posted by invitapriore at 3:31 PM on June 19, 2012


Yes, that fallacy comes up most often in computational mind theories, but I first came to it through strictly computer based theories. It's been so long, I'll have to see if I can dig up the papers where I learned about it.

I learned the usage of "General Purpose Computer" as a term of art, equivalent to a Turing machine, not a Universal Turing machine. I will have to do a little refresher study to see if there are some refinements of language here that I have glossed over. In any case, I don't want to complicate this issue, which you and I basically understand and agree on. I mostly come to the point I made in this thread from discussions with anti-DRM people, who believe that any computer system can be emulated under a hypervisor, which could "intercept" DRM and remove it. These people truly do not understand Church-Turing, and violate it with the fallacy in its most obvious applications. But then, I don't think there are more than a handful of people who can follow Turing through his papers, and none who understand him fully. I'm sure not even close.

But let's not belabor the point, which is that people extrapolated from Church-Turing a misbelief that any computer can emulate any other computer, given enough time and memory. Sorry, it is obvious that even with infinite memory and time, an AIM-65 single board computer with a 20 character LED display cannot emulate my Mac mini with a 30 inch 24 bit LCD display.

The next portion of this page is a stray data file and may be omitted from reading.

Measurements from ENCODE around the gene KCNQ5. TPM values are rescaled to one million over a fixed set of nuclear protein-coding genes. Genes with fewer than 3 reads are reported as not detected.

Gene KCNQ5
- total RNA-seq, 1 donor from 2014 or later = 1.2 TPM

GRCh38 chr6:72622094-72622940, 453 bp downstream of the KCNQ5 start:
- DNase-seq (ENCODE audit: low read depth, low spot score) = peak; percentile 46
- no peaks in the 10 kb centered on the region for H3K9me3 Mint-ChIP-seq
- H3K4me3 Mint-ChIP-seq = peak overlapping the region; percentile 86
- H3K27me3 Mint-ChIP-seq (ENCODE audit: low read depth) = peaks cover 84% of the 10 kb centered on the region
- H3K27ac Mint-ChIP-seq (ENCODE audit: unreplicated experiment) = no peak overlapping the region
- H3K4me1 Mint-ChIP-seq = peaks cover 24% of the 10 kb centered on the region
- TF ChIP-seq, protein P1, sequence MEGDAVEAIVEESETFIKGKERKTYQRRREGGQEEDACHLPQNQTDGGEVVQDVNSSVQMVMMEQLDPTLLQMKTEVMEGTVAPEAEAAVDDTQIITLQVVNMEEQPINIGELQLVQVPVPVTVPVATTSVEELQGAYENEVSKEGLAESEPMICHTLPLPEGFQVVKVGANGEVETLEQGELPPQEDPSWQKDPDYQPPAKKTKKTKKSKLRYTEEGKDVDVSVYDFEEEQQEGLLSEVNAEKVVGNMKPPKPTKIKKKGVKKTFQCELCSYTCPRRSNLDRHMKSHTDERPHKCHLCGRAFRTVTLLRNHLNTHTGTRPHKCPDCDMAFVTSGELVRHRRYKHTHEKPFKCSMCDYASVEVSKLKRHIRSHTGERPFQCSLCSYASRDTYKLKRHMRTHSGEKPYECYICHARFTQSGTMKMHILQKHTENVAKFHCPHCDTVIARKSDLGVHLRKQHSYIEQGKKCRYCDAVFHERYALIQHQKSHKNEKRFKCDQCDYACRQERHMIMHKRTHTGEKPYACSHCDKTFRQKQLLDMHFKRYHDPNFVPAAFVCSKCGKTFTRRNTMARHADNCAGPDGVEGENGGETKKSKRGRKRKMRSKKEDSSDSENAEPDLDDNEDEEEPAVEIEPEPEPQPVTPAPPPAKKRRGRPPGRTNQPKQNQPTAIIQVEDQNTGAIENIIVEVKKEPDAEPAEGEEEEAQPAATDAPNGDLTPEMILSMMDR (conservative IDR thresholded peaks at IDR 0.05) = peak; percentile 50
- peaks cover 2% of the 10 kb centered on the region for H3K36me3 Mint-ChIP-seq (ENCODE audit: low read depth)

posted by charlie don't surf at 6:40 PM on June 19, 2012


Sorry, it is obvious that even with infinite memory and time, an AIM-65 single board computer with a 20 character LED display cannot emulate my Mac mini with a 30 inch 24 bit LCD display.

Why are you bringing up the display? That's not what UTMs are about; the question for C-T is, can the AIM-65 single board computer compute the same class of functions that your Mac mini can, given arbitrarily large storage. Or more rigorously, given a function your mini can perform, whose input and output can be represented as a series of symbols, can the AIM-65 be configured to compute the same function. The answer to that is yes (well, I don't know anything specific about the AIM-65 architecture, so maybe there's some esoteric shortcoming of its instruction set that prevents that, but I really doubt that).

An aside about displays, though: Insofar as you can look at the series of frames computed by your mini to output to the display as equivalent to a series of symbols on a tape, the AIM can be made to output the same string of symbols given the same inputs (and a lot of storage). Just not as fast.
posted by axiom at 8:38 PM on June 19, 2012


Well yes, I'm deliberately taking this out of UTM territory. Arbitrary examples of computers don't map well onto each other. That's the fallacy I was refuting with those DRM advocates, they believe that any computer with sufficiently fast speed and memory can emulate any other computer. That's their "hypervisor" hypothesis, that a sufficiently fast computer can emulate the other computer from a hypervisor, giving us a window into the emulated machine as a subset of the capacity of the superior machine. That is absolutely not what Church-Turing was about, but that's what they think it implies.
posted by charlie don't surf at 9:14 PM on June 19, 2012